This study has its origins in research [link] demonstrating that socially vulnerable populations are at increased risk from the effects of climate and major weather events, such as hurricanes, floods, heat events, and wildfires.

Both climate resilience and social equity are issues of concern for many cities. Yet little is known about the extent to which cities are addressing social equity and climate resilience together.

Who can take this survey

This survey is open to elected and non-elected city officials and staff in U.S. cities with populations of 50,000 or more.

If you do not qualify to take the survey but are interested in receiving the report, please contact us.

What types of questions will the survey ask?

This survey seeks to gather input from officials and staff in medium and large U.S. cities to learn what cities are doing to address these topics together; as well as the related considerations, actions, needs, challenges, barriers, and successes cities encounter.

How will results from the research be used?

Results from this research will be shared with cities across the U.S., as well as with related organizations, academics, and other professionals. Recipients may use results to help identify ideas, solutions, and tools to help cities; likewise, results may be used to identify new areas of study and research.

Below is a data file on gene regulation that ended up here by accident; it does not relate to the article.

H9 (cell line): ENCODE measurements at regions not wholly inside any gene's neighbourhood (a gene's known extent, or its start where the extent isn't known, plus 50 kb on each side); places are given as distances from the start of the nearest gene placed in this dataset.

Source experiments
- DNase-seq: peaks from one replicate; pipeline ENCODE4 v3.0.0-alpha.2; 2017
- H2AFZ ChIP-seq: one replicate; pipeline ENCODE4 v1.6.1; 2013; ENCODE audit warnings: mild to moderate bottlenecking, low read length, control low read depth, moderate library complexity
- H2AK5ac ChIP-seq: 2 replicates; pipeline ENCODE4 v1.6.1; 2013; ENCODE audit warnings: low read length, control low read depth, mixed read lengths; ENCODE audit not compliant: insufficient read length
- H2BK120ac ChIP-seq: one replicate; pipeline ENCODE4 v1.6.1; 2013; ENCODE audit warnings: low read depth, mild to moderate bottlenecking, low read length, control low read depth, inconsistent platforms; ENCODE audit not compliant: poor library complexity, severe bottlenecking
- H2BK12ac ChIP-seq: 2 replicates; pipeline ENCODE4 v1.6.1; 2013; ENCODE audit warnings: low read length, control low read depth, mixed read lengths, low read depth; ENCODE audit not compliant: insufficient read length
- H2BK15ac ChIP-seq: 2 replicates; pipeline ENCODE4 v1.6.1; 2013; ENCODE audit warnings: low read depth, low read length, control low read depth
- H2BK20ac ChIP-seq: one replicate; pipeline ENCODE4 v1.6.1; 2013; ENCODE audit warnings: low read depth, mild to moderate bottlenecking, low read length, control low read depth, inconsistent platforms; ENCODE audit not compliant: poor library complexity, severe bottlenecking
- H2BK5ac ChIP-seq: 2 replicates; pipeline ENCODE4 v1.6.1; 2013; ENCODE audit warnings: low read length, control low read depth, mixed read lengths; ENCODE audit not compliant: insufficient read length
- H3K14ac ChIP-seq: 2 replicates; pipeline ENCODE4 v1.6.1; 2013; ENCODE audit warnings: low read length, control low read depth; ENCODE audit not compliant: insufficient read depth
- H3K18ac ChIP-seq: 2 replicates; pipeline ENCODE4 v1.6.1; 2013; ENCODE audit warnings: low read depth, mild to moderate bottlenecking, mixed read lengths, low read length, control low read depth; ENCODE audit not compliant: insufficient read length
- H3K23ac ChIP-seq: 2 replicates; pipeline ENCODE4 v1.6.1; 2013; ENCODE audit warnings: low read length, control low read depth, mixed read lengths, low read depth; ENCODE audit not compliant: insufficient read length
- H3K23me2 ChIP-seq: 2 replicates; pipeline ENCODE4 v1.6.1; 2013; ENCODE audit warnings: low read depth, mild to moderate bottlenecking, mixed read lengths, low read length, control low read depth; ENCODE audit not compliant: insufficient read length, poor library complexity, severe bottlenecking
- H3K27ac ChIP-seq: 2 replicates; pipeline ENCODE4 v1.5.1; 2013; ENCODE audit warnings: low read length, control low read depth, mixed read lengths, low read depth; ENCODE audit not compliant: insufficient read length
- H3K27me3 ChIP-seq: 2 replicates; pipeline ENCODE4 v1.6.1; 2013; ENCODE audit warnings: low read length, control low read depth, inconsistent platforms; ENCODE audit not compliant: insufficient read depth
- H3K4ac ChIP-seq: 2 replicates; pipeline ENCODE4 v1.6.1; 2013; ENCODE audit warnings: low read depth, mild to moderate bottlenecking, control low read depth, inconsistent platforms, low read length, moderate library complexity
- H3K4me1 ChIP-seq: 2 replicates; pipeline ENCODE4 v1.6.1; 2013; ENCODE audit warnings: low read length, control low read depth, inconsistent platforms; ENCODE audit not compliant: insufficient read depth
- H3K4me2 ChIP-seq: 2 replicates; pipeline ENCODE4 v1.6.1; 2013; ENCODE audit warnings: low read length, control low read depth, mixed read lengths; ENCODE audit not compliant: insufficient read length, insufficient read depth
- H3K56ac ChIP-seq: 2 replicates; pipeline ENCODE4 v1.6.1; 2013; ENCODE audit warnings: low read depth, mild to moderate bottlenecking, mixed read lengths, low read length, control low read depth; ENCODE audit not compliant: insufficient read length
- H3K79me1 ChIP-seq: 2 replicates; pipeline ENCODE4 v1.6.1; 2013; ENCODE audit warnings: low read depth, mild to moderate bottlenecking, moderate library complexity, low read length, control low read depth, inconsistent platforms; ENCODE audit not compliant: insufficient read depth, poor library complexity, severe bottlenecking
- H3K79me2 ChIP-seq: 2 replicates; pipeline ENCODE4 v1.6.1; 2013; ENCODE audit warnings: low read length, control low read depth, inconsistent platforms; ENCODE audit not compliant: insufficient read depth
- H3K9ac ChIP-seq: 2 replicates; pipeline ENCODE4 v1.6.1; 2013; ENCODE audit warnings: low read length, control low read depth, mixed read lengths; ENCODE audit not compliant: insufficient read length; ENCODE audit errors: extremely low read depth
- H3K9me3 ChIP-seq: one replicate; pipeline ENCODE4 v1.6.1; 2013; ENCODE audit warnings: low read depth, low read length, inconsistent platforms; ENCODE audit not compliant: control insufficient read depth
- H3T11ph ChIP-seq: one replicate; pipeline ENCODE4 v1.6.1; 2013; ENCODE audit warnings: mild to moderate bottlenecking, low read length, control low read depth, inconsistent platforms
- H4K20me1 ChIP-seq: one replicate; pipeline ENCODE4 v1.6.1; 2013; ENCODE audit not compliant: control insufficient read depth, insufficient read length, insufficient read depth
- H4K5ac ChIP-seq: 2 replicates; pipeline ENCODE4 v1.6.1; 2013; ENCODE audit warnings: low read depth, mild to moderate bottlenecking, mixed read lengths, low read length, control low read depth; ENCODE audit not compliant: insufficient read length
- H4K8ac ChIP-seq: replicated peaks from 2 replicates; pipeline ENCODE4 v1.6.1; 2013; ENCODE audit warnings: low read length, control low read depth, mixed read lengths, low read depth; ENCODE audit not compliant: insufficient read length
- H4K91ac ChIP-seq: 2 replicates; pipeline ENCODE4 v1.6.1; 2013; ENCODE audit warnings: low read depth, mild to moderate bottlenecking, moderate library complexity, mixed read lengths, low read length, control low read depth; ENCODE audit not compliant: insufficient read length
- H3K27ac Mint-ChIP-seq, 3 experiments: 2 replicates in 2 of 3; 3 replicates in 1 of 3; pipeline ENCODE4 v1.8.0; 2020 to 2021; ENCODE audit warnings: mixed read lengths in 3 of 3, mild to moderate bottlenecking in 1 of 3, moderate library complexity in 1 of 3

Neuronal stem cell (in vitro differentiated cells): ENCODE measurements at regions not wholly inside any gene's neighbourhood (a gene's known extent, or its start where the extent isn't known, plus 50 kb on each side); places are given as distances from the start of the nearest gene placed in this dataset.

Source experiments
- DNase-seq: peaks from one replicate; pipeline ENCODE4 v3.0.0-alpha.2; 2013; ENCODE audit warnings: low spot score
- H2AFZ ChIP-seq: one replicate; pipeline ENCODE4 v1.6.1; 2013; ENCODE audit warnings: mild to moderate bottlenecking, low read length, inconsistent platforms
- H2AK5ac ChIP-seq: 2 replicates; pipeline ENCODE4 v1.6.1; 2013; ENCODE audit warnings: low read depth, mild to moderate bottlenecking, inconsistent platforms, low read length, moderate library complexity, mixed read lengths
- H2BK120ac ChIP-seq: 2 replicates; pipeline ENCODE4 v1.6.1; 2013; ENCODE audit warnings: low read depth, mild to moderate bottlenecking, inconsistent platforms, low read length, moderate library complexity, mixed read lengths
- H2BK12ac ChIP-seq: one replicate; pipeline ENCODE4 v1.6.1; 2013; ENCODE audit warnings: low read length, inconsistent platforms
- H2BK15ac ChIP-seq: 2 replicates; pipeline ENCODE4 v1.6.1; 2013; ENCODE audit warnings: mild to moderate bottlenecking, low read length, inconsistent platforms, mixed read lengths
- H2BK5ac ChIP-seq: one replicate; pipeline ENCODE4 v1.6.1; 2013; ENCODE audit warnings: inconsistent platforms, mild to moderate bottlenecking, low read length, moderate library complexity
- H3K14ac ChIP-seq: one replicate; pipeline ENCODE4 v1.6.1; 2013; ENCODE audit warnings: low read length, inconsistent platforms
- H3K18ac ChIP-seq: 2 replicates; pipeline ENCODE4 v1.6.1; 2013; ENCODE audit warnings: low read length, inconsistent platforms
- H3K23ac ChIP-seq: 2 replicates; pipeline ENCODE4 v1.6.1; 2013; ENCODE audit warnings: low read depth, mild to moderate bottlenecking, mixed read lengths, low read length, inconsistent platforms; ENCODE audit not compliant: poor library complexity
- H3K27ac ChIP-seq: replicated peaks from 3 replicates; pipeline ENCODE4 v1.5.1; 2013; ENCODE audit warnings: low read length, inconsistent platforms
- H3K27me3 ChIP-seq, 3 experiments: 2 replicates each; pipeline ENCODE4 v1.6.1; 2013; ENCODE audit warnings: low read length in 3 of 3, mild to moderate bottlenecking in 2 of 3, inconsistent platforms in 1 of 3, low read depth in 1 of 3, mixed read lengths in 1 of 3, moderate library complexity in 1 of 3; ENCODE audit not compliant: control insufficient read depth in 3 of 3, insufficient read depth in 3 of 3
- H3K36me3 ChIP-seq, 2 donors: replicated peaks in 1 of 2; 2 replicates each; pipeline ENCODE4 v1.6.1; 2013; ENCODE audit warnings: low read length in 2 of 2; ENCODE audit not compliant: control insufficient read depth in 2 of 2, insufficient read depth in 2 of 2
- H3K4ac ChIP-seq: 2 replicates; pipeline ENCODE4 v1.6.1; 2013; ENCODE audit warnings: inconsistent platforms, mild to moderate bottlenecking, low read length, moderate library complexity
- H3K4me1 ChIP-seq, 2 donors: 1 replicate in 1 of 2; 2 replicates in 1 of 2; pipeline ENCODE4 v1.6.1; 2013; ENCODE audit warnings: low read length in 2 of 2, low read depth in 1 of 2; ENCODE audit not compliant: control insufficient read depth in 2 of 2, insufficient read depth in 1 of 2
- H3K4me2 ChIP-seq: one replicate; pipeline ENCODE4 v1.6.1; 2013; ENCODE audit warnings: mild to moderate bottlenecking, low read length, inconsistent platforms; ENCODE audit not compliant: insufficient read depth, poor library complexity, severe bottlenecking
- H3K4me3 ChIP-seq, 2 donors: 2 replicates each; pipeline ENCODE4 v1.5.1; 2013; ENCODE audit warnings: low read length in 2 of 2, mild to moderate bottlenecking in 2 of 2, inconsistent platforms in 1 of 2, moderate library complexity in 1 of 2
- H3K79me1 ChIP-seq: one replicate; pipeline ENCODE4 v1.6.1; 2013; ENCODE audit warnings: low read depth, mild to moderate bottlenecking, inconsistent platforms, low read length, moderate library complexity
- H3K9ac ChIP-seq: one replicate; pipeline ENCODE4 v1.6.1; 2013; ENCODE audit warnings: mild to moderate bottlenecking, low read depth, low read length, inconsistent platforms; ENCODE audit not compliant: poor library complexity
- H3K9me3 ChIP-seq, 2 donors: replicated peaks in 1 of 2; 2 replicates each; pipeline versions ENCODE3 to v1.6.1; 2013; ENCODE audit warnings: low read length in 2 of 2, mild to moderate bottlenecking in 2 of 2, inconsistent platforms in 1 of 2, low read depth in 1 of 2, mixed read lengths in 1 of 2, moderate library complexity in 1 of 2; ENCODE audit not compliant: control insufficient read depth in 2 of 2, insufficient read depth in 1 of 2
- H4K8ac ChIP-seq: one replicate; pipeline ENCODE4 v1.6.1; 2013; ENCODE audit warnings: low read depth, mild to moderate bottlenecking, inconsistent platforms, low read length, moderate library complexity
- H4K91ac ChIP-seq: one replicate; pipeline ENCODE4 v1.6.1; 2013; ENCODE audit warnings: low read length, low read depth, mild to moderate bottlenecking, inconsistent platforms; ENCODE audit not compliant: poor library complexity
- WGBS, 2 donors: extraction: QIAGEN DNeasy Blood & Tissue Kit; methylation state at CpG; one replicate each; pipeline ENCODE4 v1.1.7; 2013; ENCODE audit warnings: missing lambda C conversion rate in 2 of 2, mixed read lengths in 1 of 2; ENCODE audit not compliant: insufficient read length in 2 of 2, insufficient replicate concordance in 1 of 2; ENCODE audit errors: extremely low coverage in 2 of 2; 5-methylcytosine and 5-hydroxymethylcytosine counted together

How will I/my city be identified? Will you sell my contact information?

Results from this survey will be reported in aggregate. No findings will be attributed directly to you or to your city.

The survey will ask for your name and email address for tracking and verification purposes only. Your contact information will not sold or distributed to any third parties.


The survey will refer to several key concepts. As terminology used for these concepts can vary by region, city, department, or individual, the next three screens will provide definitions to avoid any confusion.

Please take a quick moment to familiarize yourself with these before proceeding to the survey.

Climate Resilience

This term describes efforts to successfully withstand impacts from future climate conditions and extreme weather events, such as flooding, hurricanes, sea-level rise, extreme heat events, and wildfires. Your city may refer to these efforts as climate action planning, resilience planning, disaster planning, etc.

Social Equity

This term describes fair, just, and equitable management and distribution of all public institutions and services, as well as the formation and implementation of public policy. Your city may refer to these efforts as social justice, racial equity, social inclusion, etc.

Social vulnerability/socially vulnerable populations

We use these terms to describe populations at increased health and economic risk due to having less or no access to various rights, opportunities, and resources than members of different groups. For the purposes of this survey, our focus is on racial/ethnic minorities and low-income households. Your city may also use terms such as social exclusion or marginalization to describe these populations’ conditions.